Mnangagwa offers 15% pay rise to agitated workers after strike threat

 The Zimbabwe government on Monday increased its pay offer to civil servants from 10 to 15 percent as part of efforts to improve the welfare and working conditions of its workers

The increment is effective July 1, 2018.

Apex Council chairperson Cecelia Alexander said the government made the offer during a meeting of the National Joint Negotiating Council (NJNC) which brings together government and workers representatives.

Alexander, however, urged the government to further increase the offer so that it matches or surpasses the poverty datum line, currently pegged at 591 U.S. dollars.

The lowest paid government worker earns 253 dollars per month, and the workers want this increased to 720 dollars.

“The Apex council, while appreciating this gesture, is still urging government to improve the offer to a level at or above poverty datum line for the lowest-paid civil servant,” she said.

She advised civil servants that wage negotiations with government were ongoing until such time when an acceptable deal has been reached.

The government last week tabled a 10 percent offer after teachers, the majority of the public sector workers, threatened to go on strike when schools opened last Tuesday.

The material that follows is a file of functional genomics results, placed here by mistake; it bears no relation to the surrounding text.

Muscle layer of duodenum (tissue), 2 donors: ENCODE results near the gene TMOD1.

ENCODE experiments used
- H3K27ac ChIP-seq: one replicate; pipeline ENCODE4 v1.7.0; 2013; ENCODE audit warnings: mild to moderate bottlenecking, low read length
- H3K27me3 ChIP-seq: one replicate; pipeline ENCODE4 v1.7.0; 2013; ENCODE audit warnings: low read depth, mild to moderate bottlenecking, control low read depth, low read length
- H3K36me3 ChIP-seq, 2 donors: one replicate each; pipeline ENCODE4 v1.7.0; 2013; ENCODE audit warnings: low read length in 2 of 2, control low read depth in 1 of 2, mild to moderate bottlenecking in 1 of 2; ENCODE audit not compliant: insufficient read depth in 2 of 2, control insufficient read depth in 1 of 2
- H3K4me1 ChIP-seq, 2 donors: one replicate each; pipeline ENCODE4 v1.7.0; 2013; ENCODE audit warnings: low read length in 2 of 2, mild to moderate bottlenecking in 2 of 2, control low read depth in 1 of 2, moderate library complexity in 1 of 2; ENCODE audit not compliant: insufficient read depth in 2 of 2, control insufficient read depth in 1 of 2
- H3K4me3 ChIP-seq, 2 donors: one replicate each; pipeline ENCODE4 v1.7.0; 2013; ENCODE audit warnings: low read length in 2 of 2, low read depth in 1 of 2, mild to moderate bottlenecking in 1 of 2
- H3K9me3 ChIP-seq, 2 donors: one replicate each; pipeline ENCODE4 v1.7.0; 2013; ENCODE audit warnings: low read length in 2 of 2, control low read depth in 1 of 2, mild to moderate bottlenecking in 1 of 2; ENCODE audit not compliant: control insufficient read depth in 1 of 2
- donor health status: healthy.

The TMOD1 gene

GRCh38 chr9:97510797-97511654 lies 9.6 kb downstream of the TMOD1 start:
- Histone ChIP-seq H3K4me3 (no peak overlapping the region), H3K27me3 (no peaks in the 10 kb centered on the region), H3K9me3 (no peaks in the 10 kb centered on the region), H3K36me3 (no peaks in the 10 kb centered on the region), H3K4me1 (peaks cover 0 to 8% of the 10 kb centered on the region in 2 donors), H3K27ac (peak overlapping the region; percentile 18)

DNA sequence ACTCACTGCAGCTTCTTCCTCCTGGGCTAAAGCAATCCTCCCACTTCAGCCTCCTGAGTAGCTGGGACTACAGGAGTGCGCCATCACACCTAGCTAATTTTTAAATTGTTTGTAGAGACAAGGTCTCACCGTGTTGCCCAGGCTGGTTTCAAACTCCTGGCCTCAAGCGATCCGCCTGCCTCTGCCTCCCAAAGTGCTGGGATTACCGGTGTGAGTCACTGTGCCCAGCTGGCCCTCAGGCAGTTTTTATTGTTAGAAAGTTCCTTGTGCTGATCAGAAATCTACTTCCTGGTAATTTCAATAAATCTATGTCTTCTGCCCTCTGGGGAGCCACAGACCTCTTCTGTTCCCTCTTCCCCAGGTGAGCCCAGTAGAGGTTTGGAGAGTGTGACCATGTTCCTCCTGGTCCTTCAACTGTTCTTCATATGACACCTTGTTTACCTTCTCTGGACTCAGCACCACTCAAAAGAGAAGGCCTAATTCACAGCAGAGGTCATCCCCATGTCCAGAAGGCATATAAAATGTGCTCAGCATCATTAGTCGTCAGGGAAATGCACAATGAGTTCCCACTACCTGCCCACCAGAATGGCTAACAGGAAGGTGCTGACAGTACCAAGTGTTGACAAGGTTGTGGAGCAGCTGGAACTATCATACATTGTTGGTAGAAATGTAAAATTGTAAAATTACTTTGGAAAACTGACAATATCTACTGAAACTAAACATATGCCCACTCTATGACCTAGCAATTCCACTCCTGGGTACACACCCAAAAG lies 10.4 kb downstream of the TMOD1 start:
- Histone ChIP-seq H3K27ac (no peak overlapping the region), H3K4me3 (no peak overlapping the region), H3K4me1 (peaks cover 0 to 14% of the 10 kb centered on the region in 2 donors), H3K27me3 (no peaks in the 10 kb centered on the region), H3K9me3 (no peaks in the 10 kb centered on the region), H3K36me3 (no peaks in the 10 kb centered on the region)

The strike threat came after doctors spent the whole of March on strike demanding better pay and improved working conditions.

In April, nurses also briefly downed tools demanding better pay but had to rush back to work after government threatened them with dismissal after they had rejected money offered by the government.

As some teachers were reportedly agitating for a strike, Alexander said there was no need for industrial action because they were engaging with the government.

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“Government is presenting its position and we as workers we are also presenting our position. For now we continue with service delivery while negotiations continue. We are now going with the new offer to our membership and hear what they say also,” she said.

As part of measures to improve working conditions, government last week also rescinded its decision to bar teachers from going on vacation leave.

Teachers, who were short changed by the vacation leave ban, will be paid cash in lieu for the accrued days effective from July but in a staggered manner.

The government deferred vacation leave for teachers in 2016 as a cost-cutting measure.

In addition, government also revived manpower development benefits, a move which will see civil servants going on study leave using their accrued vacation leave days.

It also reduced rentals for civil servants to a figure which is not more than the housing allowances for the workers.